Floaters are little "cobwebs" or specks that float about in your field
of vision. They are small, dark, shadowy shapes that can look like spots,
thread-like strands, or squiggly lines. They move as your eyes move and
seem to dart away when you try to look at them directly. They do not follow
your eye movements precisely, and usually drift when your eyes stop moving.
In most cases, floaters are part of the natural aging process and simply
an annoyance. They can be distracting at first, but eventually tend to "settle" at
the bottom of the eye, becoming less bothersome. They usually settle below
the line of sight and do not go away completely. Most people have floaters
and learn to ignore them; they are usually not noticed until they become
numerous or more prominent. Floaters can become apparent when looking at
something bright, such as white paper or a blue sky.
Floaters occur when the vitreous, a gel-like substance that fills about
80 percent of the eye and helps it maintain a round shape, slowly shrinks.
As the vitreous shrinks, it becomes somewhat stringy, and the strands can
cast tiny shadows on the retina. These are floaters.
Floaters are more likely to develop as we age and are more common in people
who are very nearsighted, have diabetes, or who have had a cataract operation.
There are other, more serious causes of floaters, including infection,
inflammation (uveitis), hemorrhaging, retinal tears, and injury to the
Sometimes a section of the vitreous pulls the fine fibers away from the
retina all at once, rather than gradually, causing many new floaters to
appear suddenly. This is called a vitreous detachment, which
in most cases is not sight-threatening and requires no treatment. However,
a sudden increase in floaters, possibly accompanied by light flashes or
peripheral (side) vision loss, could indicate a retinal detachment. A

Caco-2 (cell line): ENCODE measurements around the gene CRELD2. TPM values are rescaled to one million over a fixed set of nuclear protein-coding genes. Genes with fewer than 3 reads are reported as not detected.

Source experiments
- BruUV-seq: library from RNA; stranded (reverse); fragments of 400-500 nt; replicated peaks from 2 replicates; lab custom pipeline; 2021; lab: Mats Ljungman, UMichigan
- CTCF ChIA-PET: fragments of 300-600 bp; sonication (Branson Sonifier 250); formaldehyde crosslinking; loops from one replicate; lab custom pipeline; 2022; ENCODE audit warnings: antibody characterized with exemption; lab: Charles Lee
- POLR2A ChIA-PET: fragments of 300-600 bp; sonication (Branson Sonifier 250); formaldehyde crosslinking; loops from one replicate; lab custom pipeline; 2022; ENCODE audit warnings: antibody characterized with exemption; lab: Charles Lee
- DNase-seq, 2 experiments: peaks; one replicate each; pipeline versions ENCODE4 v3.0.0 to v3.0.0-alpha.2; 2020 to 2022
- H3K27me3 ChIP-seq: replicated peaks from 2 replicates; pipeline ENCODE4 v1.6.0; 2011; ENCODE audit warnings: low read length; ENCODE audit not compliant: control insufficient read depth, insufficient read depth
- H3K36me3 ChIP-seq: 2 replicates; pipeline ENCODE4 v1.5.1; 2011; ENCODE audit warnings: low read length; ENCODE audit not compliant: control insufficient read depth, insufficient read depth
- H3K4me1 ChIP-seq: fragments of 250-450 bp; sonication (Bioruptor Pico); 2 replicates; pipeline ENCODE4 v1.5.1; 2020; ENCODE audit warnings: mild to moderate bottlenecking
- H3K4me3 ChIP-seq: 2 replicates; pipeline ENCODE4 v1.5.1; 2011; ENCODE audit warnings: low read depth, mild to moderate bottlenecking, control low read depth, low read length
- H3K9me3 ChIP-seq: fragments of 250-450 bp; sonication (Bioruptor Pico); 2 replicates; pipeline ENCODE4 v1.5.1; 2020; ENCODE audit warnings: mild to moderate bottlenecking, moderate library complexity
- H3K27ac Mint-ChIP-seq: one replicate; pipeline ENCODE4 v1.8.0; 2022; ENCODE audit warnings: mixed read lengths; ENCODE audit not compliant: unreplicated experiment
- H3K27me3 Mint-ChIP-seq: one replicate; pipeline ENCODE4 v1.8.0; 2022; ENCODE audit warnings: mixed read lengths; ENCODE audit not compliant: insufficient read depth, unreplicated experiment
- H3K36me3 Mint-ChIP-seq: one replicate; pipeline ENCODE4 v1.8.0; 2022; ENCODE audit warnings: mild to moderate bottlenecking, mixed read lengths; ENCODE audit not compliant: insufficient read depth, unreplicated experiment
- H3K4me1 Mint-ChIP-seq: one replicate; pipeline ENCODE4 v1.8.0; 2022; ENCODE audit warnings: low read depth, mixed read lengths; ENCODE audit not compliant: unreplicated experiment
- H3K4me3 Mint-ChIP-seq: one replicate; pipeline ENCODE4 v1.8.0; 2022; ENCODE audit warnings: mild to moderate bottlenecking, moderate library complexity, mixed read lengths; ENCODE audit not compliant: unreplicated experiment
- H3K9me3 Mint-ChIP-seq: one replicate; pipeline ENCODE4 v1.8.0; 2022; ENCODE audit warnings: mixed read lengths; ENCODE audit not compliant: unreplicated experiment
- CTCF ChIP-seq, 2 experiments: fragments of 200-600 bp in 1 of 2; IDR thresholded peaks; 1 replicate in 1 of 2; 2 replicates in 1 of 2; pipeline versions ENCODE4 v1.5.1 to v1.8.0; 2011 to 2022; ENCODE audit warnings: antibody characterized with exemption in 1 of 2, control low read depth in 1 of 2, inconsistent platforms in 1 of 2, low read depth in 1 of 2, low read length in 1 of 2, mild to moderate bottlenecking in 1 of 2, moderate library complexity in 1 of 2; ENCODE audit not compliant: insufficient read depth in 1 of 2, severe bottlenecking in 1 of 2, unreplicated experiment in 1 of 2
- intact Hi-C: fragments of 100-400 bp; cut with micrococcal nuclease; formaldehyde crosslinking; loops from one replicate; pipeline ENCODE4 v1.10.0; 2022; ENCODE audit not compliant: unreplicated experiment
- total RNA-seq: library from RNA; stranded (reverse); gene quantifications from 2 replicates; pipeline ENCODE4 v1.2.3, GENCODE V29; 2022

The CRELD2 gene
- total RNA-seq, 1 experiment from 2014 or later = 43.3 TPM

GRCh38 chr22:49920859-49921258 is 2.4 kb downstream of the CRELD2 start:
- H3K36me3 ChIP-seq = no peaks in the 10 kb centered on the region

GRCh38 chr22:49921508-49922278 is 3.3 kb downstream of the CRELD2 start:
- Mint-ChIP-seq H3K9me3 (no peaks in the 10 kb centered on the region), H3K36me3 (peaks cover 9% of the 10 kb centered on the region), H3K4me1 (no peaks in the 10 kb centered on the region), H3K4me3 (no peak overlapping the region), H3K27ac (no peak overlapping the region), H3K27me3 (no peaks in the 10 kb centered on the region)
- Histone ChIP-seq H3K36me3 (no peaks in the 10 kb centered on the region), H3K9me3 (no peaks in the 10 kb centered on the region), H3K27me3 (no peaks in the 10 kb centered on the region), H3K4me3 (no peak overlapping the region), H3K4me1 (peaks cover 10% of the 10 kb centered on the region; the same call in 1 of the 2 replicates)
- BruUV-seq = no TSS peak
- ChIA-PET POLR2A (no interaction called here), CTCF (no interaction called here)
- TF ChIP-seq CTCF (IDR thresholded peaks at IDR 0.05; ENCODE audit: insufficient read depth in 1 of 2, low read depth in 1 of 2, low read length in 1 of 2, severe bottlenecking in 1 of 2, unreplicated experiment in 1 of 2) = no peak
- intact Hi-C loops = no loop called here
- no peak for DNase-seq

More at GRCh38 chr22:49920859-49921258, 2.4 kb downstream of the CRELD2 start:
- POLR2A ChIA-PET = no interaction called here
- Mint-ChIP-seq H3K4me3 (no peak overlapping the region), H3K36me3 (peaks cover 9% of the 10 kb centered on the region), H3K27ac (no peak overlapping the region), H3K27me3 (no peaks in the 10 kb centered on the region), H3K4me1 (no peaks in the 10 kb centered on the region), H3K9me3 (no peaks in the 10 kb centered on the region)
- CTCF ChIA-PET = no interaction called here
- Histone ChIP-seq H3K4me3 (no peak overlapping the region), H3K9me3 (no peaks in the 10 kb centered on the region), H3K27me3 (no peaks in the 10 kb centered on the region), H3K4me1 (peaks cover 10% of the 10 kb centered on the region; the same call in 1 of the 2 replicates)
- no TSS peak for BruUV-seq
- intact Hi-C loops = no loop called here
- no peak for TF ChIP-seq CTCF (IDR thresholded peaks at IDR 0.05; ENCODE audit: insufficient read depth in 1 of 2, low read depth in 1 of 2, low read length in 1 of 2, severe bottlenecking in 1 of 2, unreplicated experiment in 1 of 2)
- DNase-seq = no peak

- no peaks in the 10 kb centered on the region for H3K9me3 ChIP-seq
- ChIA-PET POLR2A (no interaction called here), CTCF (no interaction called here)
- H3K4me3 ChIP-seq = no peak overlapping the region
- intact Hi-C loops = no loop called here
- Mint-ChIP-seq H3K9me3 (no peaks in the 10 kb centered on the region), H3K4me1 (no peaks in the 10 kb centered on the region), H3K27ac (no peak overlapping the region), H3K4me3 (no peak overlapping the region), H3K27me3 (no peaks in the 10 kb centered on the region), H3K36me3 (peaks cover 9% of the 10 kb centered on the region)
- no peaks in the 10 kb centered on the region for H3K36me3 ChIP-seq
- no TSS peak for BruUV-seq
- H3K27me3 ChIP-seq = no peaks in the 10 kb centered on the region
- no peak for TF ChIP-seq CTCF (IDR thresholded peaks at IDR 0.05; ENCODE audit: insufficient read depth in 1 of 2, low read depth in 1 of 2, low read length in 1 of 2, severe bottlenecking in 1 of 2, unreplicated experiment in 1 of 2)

retinal detachment occurs when any part of the retina, the eye's light-sensitive
tissue, is lifted or pulled from its normal position at the back wall of
the eye. A retinal detachment is a serious condition and should always
be considered an emergency. If left untreated, it can lead to permanent
visual impairment within two or three days or even blindness in the eye.
Those who experience a sudden increase in floaters, flashes of light in
peripheral vision, or a loss of peripheral vision should have an eye care
professional examine their eyes as soon as possible.
For people who have floaters that are simply annoying, no treatment is
recommended. On rare occasions, floaters can be so dense and numerous that
they significantly affect vision. In these cases, a vitrectomy, a surgical
procedure that removes floaters from the vitreous, may be needed. A vitrectomy
removes the vitreous gel, along with its floating debris, from the eye.
The vitreous is replaced with a salt solution. Because the vitreous is
mostly water, you will not notice any change between the salt solution
and the original vitreous. This operation carries significant risks to
sight because of possible complications, which include retinal detachment,
retinal tears, and cataract. Most eye surgeons are reluctant to recommend
this surgery unless the floaters seriously interfere with vision.
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